The healthy individual has therefore every expectation that energy balance will be maintained through this complex system of regulatory feedback. High quality food from a mixed diet will contain all the necessary nutrients and co-factors needed for the correct functioning of this system. Of particular importance is the supply of glucose and the release of insulin. Glucose provides good energy for skeletal muscle and a limited amount can be stored within the muscle tissue as glycogen. To pass into the muscle cells glucose molecules require the hormone insulin, which is released during digestion of carbohydrates to glucose. Insulin acts as a key to open the cellular passage of glucose into the muscle cells, and full glycogen stores are strong signals to the brain that curtails further food intake. In this way glycogen provides a break on subsequent unnecessary food consumption and also provides a ready supply of energy to the muscle that allows vigorous exercise.

However, because this process is reliant on the hormone insulin, a dysfunction in the insulin system can cause a disconnection between perceived and actual energy intake. Damage to the insulin receptor for example, reduces the ability of the insulin to shuttle glucose into the muscle cells which as a result become depleted of glycogen. Because glycogen is the fuel required by muscle tissue for vigorous exercise, the first symptom of this problem is an apathy and substantial reduction in physical performance. The second problem with a defective insulin receptor is that the glucose that would have been stored in the muscle tissue, is instead diverted to the fat cells, where it is converted to body fat and stored. The third major problem with this dysfunctional system is that energy reserves have not been adequately restored as the muscle tissue does not have enough glucose for production of energy, and so appetite for carbohydrate foods is stimulated, exacerbating the problem.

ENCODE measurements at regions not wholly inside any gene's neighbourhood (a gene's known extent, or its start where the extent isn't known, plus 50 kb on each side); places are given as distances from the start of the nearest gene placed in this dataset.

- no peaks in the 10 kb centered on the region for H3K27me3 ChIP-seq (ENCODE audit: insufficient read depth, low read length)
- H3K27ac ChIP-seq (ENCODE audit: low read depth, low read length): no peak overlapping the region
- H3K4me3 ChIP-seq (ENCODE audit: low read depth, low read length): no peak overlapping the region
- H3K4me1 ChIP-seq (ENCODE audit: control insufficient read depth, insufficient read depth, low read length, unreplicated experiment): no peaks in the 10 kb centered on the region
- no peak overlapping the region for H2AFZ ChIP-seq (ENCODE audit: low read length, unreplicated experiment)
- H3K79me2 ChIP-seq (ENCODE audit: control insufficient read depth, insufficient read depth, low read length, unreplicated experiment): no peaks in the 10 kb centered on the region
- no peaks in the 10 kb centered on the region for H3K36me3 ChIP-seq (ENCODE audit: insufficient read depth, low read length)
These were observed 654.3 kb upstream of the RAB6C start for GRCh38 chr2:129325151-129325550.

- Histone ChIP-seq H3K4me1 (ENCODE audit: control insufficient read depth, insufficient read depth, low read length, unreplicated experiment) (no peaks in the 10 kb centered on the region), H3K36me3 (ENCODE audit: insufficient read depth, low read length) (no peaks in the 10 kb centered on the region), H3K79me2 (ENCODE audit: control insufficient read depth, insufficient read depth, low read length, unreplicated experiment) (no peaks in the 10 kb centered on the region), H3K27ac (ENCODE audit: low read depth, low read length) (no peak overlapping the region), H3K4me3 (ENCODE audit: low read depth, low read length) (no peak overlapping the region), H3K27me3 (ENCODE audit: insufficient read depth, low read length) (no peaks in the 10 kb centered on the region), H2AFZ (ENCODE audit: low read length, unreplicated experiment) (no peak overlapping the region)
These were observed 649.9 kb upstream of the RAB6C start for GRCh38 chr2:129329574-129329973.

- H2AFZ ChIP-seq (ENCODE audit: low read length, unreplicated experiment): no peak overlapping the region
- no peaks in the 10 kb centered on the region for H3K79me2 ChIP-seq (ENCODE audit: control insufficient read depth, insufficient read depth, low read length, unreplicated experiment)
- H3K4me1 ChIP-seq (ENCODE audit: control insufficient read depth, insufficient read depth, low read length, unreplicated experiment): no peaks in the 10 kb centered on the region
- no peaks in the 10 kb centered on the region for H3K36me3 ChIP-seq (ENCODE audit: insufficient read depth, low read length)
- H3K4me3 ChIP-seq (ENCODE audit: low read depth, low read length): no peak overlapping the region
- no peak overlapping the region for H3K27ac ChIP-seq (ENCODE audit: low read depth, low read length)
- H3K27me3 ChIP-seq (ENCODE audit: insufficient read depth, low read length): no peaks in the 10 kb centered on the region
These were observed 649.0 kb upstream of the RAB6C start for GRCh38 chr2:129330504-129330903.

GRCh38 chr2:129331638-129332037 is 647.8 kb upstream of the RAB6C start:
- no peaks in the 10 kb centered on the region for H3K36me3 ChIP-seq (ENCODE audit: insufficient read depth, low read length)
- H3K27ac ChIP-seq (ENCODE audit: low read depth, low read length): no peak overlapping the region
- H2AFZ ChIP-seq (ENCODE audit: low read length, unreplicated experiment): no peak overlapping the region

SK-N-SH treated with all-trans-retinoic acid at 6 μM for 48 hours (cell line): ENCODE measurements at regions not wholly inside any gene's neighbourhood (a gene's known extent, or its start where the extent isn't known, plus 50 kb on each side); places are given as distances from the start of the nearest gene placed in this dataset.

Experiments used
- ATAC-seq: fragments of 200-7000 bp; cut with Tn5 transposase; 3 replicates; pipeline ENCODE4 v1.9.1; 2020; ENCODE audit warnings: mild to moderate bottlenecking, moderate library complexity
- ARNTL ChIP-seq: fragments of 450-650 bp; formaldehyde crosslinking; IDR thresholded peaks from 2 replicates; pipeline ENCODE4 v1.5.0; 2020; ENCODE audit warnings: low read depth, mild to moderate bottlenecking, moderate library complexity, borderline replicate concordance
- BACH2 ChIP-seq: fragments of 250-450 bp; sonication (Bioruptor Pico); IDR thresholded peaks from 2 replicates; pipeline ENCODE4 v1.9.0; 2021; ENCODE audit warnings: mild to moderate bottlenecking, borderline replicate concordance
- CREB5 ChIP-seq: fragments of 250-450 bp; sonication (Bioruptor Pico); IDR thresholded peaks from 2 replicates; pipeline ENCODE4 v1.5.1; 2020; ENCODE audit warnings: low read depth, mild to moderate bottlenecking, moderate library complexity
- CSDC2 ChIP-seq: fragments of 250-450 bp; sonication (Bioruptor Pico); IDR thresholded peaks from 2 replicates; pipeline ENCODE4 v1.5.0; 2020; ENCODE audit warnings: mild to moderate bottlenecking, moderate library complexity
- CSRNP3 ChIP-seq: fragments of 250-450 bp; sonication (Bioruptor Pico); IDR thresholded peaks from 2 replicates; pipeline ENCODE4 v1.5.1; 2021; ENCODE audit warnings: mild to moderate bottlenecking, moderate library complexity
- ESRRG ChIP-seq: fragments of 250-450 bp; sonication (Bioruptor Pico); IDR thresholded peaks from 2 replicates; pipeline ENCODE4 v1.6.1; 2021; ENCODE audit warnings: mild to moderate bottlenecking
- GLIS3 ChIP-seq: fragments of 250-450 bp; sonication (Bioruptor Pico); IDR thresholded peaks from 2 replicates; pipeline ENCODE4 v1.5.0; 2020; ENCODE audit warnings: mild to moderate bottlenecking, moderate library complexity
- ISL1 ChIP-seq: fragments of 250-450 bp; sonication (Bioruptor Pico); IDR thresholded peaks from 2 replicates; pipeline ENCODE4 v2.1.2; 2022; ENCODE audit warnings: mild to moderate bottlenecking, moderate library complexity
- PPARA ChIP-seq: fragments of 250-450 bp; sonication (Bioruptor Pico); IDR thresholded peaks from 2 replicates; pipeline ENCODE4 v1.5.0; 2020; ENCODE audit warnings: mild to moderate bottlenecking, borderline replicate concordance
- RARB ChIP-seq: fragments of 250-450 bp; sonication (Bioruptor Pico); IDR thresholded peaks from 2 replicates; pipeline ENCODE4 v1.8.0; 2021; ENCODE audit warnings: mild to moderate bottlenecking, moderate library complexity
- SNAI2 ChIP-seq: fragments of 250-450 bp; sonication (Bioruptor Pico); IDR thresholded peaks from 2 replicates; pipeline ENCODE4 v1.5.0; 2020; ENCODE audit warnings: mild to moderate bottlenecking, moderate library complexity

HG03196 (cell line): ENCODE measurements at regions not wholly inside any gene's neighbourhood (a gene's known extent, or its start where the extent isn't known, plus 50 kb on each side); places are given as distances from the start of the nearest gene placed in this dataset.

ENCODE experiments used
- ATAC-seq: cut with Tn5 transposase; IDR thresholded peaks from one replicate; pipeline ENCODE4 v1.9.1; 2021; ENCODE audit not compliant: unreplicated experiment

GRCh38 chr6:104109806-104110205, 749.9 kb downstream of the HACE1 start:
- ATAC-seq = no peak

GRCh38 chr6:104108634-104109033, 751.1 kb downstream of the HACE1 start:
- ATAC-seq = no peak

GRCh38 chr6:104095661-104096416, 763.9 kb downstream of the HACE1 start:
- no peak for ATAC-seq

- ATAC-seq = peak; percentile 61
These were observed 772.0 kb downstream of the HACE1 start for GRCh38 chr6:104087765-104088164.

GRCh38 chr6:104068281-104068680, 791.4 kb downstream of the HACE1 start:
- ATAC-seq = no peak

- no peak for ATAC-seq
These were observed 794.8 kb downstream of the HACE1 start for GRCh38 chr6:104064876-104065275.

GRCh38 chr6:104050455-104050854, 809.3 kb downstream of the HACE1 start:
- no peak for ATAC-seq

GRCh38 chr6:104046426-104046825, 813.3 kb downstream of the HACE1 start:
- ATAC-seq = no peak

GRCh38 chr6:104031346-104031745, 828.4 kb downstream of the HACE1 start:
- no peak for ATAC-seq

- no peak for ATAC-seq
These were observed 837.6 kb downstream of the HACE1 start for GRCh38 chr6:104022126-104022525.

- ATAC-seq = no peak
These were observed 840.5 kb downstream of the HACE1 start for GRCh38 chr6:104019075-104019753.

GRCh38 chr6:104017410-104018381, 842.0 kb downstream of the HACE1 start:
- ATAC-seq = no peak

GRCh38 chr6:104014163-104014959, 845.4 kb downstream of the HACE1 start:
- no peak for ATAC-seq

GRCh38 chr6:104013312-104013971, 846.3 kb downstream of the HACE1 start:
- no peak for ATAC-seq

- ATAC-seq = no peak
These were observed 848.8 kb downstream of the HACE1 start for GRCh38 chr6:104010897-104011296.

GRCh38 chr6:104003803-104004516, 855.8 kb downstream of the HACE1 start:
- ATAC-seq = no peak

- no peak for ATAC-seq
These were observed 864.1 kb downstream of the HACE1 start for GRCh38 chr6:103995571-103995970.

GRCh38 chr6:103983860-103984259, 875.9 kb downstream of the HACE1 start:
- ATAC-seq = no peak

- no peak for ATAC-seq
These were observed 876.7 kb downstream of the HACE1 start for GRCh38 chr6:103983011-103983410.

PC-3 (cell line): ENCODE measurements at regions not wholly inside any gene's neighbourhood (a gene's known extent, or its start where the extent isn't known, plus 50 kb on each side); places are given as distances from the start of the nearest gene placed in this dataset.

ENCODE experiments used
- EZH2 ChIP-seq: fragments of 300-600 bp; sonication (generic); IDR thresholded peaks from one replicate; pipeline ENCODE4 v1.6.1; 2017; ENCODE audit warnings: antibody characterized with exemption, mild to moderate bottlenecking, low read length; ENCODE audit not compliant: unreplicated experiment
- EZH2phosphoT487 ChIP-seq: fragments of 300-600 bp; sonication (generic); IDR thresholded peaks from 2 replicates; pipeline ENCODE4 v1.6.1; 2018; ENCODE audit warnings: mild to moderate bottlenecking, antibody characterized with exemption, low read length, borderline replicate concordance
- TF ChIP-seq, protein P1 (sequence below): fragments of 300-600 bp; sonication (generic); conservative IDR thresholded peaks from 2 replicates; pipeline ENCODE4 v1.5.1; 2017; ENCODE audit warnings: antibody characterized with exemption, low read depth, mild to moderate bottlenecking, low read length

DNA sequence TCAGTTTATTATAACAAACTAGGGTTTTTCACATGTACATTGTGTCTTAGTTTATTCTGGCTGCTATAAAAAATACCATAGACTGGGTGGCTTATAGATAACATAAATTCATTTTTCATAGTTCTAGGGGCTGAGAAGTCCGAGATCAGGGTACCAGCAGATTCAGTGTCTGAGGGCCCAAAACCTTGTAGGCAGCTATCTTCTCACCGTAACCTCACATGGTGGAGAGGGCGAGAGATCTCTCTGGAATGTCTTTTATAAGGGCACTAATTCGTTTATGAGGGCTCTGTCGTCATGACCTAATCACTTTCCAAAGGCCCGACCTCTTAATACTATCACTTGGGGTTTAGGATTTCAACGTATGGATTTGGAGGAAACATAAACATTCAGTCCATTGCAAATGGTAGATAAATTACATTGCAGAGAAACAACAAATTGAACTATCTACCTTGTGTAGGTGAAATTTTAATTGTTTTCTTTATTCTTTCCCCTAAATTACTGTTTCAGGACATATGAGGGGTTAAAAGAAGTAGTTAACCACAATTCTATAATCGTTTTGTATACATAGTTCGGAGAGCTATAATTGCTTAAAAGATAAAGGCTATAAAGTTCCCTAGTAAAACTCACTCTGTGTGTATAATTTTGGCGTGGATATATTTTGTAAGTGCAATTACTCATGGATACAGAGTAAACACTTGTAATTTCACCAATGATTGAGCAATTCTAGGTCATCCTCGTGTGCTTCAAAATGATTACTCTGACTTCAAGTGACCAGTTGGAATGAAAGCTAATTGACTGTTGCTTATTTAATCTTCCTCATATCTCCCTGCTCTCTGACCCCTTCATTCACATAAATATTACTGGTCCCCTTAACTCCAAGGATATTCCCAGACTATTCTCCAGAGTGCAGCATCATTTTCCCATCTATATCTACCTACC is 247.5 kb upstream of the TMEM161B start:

We see therefore that metabolic dysfunction can cause a misallocation of food energy into the wrong storage location and this in turn can stimulate increased food intake and prevent exercise. This situation maintains the first law of thermodynamics because no energy has been created or destroyed, and yet reverses the cause and effect attributed by the traditional viewpoint of weight gain. The main difference between the two hypotheses is that the traditional allopathic medical viewpoint blames the individual for greed and laziness, while the second blames a metabolic dysfunction that causes a homeostatic imbalance. If we take this a step further, we can ascribe blame in the second case to whatever caused the metabolic dysfunction. This is likely the food and soft drink industry, that has systematically engineered the Western food supply to contain nutrient deficient foods that are high fructose and sucrose, both of which are known to be a direct cause of insulin receptor dysfunction.